Tuesday, March 29, 2016

6 reasons people with disabilities should use Linux

6 reasons people with disabilities should use Linux

6 reasons people with disabilities should use Linux

Often, when issues of accessibility and assistive technology are brought up among people with disabilities, the topics center around the usual issues: How can I afford this device? Is it available for me? Will it meet my needs? How will I receive support?
Open source solutions, including any Linux-based operating system, are rarely, if ever, considered. The problem isn't with the solution; instead, it is a result of lack of information and awareness of FOSS and GNU/Linux in the disability community, and even among people in general. Here are six solid reasons people with disabilities should consider using Linux:

Customization and modification

Assistive technology has come a long way from its not-so-distant past; however, proprietary devices are limited in their ability to conform and adapt to their users. Few mainstream solutions are available, and even fewer are unlocked, able to be modified at the lower levels. Being able to take existing technology and adapt it to suit one's needs—rather than forcing a person to adapt to the device and/or software—is a strength of open source software and Linux, and is extremely important for those who rely on a device to accomplish what others take for granted every day.

A few years ago, for example, I worked on a grant project in my hometown. Part of the project was to loan netbooks to students with disabilities who showed significant leadership potential. One of the students really enjoyed using the netbook's webcam to take pictures; however, the operating system loaded on the device used text, not images, to differentiate between files and folders. Without being able to read the path to the folder where the webcam saved images, they were not able to find them.

After some discussion, I switched out the operating system for Ubuntu Netbook Remix, which had an easy-to-use GUI and, more importantly, an icon set that used symbols to identify what was contained in the folders: a filmstrip for videos, a music note for sound files, a letter for documents, and a square photo (like a Polaroid) for images. That's all it took—a simple change in icons and the barrier that prevented full use was eliminated.

Stability, reliability, and durability

Whether you rely on a text-to-speech program to communicate with others, a device that assists those who are blind in navigation, a speech-to-text application that assists in typing and input, or something else essential to your daily life, the thing you rely on can't be fragile nor easily broken. A stable platform that can survive extended durations of uptime without freezing, locking up, or crashing is a must. The same kernel that's used to power the world's servers is an obvious choice to keep someone's accessible device running when it's needed most.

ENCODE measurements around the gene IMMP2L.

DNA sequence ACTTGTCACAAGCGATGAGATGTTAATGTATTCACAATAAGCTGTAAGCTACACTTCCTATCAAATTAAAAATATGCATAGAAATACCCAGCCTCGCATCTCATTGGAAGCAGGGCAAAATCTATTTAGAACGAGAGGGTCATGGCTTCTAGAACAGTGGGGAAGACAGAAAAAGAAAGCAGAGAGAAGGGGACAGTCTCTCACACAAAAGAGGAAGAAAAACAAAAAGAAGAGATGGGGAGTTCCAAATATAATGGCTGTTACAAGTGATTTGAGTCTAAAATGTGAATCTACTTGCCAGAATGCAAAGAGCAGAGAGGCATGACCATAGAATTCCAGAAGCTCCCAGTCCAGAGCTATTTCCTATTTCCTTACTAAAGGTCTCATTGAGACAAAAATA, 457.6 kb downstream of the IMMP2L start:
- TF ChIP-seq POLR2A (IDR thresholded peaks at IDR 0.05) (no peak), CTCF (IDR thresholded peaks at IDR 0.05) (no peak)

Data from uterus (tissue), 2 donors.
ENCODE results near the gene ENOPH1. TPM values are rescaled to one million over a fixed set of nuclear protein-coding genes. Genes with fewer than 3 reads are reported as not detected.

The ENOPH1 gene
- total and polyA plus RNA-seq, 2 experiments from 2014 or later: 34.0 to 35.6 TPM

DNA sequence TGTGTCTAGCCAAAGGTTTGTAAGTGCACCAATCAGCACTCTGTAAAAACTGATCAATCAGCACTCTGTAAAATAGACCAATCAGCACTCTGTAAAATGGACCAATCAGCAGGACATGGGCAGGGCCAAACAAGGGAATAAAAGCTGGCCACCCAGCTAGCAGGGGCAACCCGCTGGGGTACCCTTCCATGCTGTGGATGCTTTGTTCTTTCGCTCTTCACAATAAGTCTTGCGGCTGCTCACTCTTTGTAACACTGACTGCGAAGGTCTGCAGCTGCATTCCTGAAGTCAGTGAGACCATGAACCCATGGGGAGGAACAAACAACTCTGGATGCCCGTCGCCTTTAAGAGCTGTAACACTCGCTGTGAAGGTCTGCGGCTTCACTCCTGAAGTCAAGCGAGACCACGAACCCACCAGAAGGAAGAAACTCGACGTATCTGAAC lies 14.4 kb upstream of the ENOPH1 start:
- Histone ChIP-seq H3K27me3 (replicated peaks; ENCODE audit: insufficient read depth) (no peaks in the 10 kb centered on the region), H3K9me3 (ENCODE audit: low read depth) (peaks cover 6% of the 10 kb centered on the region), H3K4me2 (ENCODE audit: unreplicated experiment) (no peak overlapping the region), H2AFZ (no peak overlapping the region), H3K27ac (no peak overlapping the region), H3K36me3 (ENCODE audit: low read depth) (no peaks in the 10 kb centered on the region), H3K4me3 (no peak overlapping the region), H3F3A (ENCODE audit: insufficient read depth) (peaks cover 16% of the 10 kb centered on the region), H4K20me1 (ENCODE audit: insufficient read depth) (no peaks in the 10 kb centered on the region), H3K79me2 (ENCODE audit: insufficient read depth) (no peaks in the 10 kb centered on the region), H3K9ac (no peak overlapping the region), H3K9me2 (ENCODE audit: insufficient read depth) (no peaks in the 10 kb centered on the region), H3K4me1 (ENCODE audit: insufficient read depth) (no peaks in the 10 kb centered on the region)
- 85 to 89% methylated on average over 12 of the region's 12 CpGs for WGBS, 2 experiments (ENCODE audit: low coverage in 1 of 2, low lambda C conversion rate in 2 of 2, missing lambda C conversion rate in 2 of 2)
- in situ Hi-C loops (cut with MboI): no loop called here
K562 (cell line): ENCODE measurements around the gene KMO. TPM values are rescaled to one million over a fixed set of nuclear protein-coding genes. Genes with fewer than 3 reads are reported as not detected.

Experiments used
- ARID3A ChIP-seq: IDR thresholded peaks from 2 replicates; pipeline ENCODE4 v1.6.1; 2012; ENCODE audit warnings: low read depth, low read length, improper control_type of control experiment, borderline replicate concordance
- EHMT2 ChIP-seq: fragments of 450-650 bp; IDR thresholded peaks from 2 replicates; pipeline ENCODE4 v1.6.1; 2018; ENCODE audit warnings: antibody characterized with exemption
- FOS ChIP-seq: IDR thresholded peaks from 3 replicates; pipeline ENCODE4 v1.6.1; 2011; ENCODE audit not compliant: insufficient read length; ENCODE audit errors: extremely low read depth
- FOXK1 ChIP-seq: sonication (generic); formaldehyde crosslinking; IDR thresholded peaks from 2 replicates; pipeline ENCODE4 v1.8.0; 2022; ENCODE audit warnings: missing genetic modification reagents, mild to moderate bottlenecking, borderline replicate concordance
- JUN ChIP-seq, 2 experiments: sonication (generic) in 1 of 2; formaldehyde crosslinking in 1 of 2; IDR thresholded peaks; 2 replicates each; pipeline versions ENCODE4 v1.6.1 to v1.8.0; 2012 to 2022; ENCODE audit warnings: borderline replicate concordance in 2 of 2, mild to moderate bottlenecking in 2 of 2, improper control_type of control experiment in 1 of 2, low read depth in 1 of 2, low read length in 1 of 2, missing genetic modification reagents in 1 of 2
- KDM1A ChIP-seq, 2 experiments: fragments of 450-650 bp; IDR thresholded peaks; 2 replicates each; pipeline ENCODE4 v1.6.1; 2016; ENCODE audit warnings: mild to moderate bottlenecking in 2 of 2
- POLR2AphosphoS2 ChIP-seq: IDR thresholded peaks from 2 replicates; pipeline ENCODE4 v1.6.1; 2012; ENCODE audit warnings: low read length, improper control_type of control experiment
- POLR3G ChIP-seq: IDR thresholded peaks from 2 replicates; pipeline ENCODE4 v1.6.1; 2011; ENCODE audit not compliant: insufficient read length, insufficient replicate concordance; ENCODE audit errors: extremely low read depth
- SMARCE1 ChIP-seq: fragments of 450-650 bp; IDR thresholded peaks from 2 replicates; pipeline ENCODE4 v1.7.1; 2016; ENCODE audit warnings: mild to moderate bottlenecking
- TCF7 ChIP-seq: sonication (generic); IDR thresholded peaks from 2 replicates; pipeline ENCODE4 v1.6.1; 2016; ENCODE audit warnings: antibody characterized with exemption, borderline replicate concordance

Compatibility with obsolete or old hardware

Proprietary assistive technology devices—especially when addressing more severe disabilities—often run on older, dated hardware. Even if one is able to obtain a current version of the software they need, that doesn't always mean the hardware they own will be able to run it. Through Linux, however, an aging device can be rejuvenated, and the person with a disability won't have to constantly upgrade their hardware. This reduces cost, both in time to learn and adapt to new hardware and in monetary expense.

Control and full ownership

For future assistive technology devices to be fully accessible, the software and the device in use must be changeable and adapt to the individual, instead of forcing a change in the individual's ability to adapt to an able world. By having access to the code, people with disabilities are able to inspect and ensure that the software they are using is under their control and working for them. This access also reduces problems with privacy and security, which is doubly important when the device one relies upon handles nearly all of your sensitive data. Without ownership and full control, any benefit an assistive technology device provides is constrained and leveraged against the company that produced it, unfulfilling the assumed purpose of its programming. All of us want the hardware and software we paid for to work for us based on our demands and needs, and people with disabilities are no different.

Assistance from a large, international community

Many of us know the pain of trying to obtain assistance for a proprietary device or program, waiting on the phone and getting only limited help. This becomes even worse when trying to solve an issue with an assistive technology device; support is limited, there are often few or no brick-and-mortar retailers that will replace your device, and due to its unique, locked-in configuration, there are few local individuals who can troubleshoot and solve such problems. When you use Linux, the entire Internet is your resource. Forums, IRC/chat rooms, online videos and tutorials, and more options are all available to guide anyone—from the most novice of beginners to experience veterans of the sysadmin world—through nearly any difficulty. One notable advantage here is that when someone posts a question or describes a recent headache on the web, countless other people learn about it, and some of them may be asking the same question.


The fact is, Linux is fun. The thrill of shaping, molding, and customizing a system to individual needs is profound. Showing others what you've put together is just part of it; showing how you did it and how they can too is an integral part of the open-source community. Who wouldn't want to be included in that?

SOURCE : Opensource.com
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